If you have pedigreed animals, of any species, is your vet familiar with the conditions that may be more likely in that breed than in other breeds, or in random bred animals? That would be another reason for not using the vet I mentioned above, who didn’t like breeders – it’s relatively unlikely that someone like that would have studied the more breed-specific conditions.
So now you know that you need a paragon to partner with you in looking after your animals: someone who will care about them as much as you do, and will know their unique problems and characteristics. Where will you find this person?
Personal recommendation is a good start, bearing in mind that we don’t all like the same people. But if you own a Poodle, and everyone at the shows says that Dr X is fantastic with Poodles, that would be a good start. Responsible breeders often know about numerous vets, so your animal’s breeder may be able to help – unless they live in Durbanville and you are in Kommetjie…. Then your neighbours, work colleagues, or your children’s school friends might be better sources of information.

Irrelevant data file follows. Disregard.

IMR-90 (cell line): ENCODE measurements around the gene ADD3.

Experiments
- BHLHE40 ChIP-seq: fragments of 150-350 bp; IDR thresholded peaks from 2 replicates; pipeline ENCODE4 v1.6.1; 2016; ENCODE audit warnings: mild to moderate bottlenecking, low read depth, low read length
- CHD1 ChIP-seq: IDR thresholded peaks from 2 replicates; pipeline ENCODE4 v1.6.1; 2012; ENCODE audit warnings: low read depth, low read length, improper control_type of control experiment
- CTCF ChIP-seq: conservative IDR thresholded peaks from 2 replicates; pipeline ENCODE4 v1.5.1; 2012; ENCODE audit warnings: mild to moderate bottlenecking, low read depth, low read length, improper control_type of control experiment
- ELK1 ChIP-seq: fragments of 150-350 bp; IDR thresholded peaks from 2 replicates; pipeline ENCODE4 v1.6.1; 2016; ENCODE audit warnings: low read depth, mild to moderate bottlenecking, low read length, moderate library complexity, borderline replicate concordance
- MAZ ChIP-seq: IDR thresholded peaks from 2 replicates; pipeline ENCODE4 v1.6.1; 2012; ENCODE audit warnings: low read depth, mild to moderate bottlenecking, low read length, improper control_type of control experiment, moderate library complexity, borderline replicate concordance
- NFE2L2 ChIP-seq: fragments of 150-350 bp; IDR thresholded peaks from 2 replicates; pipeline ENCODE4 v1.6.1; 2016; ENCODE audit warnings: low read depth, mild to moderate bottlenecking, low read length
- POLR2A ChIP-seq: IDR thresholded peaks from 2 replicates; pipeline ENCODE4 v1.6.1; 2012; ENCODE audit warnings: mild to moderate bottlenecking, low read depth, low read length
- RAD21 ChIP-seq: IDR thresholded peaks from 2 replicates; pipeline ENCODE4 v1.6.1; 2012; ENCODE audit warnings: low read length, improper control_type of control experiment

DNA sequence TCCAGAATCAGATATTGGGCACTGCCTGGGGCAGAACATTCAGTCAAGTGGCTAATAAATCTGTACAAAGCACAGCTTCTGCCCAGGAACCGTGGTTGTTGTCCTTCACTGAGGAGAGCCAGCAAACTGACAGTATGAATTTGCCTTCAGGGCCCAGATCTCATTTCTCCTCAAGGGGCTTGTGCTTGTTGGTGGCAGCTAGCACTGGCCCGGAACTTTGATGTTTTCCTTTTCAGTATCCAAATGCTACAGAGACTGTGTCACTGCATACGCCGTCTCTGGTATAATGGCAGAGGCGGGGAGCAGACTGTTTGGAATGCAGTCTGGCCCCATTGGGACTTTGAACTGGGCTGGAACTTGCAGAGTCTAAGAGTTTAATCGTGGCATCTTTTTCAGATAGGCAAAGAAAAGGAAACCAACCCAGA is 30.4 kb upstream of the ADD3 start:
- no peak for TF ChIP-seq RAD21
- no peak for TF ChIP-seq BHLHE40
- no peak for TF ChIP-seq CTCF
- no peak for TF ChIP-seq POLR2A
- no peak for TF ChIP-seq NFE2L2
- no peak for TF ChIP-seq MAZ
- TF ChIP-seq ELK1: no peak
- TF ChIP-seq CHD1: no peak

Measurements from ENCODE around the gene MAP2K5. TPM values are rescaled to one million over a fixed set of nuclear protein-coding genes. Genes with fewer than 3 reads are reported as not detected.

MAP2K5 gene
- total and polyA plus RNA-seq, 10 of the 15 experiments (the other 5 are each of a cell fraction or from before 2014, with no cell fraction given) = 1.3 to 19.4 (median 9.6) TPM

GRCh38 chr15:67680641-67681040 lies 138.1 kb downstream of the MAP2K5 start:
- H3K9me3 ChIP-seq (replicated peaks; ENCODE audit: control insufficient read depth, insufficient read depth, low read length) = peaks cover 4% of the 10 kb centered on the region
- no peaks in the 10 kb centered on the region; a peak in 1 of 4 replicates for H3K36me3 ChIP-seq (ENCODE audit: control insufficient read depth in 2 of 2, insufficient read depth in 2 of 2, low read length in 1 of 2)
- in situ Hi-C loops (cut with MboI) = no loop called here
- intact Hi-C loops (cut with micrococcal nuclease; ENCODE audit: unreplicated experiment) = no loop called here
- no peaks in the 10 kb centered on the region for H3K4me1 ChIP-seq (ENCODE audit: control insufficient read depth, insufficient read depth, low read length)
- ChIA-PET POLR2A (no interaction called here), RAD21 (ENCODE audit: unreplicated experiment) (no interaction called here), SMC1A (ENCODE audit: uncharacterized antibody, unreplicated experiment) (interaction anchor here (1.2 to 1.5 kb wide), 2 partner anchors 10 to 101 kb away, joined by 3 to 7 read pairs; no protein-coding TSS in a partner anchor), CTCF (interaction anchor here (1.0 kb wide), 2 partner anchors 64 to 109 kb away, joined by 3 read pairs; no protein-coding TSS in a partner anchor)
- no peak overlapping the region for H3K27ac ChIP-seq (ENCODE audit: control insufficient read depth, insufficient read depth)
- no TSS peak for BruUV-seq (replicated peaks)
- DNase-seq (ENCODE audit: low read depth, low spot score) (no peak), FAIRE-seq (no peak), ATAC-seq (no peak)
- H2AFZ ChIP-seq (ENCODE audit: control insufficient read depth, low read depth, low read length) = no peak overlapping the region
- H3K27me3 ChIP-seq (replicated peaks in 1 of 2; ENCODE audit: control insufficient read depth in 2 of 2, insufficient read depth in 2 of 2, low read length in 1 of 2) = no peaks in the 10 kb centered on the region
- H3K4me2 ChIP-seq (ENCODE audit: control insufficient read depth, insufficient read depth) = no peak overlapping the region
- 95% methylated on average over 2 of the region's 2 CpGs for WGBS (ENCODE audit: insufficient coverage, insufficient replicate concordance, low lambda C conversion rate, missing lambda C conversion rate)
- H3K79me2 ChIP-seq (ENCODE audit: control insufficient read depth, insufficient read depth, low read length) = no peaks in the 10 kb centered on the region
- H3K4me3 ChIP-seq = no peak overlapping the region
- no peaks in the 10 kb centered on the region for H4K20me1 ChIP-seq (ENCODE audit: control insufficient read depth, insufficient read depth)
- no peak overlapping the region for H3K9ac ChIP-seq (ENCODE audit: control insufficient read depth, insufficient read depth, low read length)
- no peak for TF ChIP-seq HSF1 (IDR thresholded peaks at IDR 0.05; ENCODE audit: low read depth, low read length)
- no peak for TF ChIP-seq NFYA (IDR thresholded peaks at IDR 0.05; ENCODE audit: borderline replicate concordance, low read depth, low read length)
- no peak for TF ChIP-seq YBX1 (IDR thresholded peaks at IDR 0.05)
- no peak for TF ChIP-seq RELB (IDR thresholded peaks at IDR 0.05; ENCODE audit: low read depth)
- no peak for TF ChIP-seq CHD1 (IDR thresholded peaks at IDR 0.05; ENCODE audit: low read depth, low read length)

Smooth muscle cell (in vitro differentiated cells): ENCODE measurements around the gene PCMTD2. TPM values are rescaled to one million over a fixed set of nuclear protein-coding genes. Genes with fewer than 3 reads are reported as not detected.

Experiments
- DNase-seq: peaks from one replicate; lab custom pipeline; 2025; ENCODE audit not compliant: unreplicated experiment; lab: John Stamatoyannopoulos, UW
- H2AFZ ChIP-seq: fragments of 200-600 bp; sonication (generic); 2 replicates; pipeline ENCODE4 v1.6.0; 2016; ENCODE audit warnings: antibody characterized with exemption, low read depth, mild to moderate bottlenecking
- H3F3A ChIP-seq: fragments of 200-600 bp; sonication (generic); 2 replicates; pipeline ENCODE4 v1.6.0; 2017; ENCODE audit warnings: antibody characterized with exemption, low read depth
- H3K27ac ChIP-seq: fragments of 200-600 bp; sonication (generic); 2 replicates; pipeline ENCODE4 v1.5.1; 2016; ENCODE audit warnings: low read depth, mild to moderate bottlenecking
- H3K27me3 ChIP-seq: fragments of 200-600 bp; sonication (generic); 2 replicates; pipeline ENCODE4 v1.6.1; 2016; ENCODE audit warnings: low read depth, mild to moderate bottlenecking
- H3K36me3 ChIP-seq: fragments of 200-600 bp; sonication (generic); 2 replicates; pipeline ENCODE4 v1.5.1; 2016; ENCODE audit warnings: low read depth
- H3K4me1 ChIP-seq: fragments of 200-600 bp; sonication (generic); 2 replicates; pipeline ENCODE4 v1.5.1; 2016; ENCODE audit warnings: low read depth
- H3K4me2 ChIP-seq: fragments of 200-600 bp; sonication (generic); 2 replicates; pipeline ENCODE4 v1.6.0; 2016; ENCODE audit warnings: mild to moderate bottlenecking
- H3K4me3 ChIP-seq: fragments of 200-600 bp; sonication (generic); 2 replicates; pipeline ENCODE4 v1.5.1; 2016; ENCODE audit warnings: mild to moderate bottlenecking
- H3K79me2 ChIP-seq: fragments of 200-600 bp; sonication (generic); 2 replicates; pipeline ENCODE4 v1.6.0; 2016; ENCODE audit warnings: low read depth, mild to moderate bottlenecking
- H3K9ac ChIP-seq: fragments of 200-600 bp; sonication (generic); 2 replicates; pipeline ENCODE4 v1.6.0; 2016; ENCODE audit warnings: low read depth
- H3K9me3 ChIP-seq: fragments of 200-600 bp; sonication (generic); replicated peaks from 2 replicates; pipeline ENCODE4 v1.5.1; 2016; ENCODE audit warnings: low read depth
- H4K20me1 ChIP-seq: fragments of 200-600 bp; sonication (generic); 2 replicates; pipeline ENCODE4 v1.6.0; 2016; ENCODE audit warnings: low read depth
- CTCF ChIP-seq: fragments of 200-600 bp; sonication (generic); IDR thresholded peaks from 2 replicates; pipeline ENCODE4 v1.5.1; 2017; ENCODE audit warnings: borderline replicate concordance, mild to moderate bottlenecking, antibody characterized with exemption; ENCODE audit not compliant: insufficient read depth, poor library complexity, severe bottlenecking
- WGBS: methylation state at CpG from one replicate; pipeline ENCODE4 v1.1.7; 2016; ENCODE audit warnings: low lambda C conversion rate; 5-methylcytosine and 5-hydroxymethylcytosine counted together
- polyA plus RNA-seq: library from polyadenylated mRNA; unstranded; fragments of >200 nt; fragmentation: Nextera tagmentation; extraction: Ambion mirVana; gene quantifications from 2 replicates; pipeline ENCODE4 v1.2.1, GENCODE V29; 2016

Once you’ve narrowed down your search, don’t be afraid to visit the practice without your animal. Does it feel “right” when you walk in? Chat to the vet you are thinking of using. If they want to charge you for a consultation, I would have no problem – they could be seeing a patient in that time. If they don’t want to talk to you, I would find that very discouraging. Have a list of questions ready; things that are important to you. What happens to a hospitalised animal overnight? What is their attitude to being phoned for advice? (Obviously you need to be reasonable about this. If you have a problem at 1am, that’s why you’ve found that 24 hour practice.) If your dog is a power breed, are they comfortable with dogs like that? If you own a rabbit, or a hamster, or a snake, what is their level of knowledge of that species?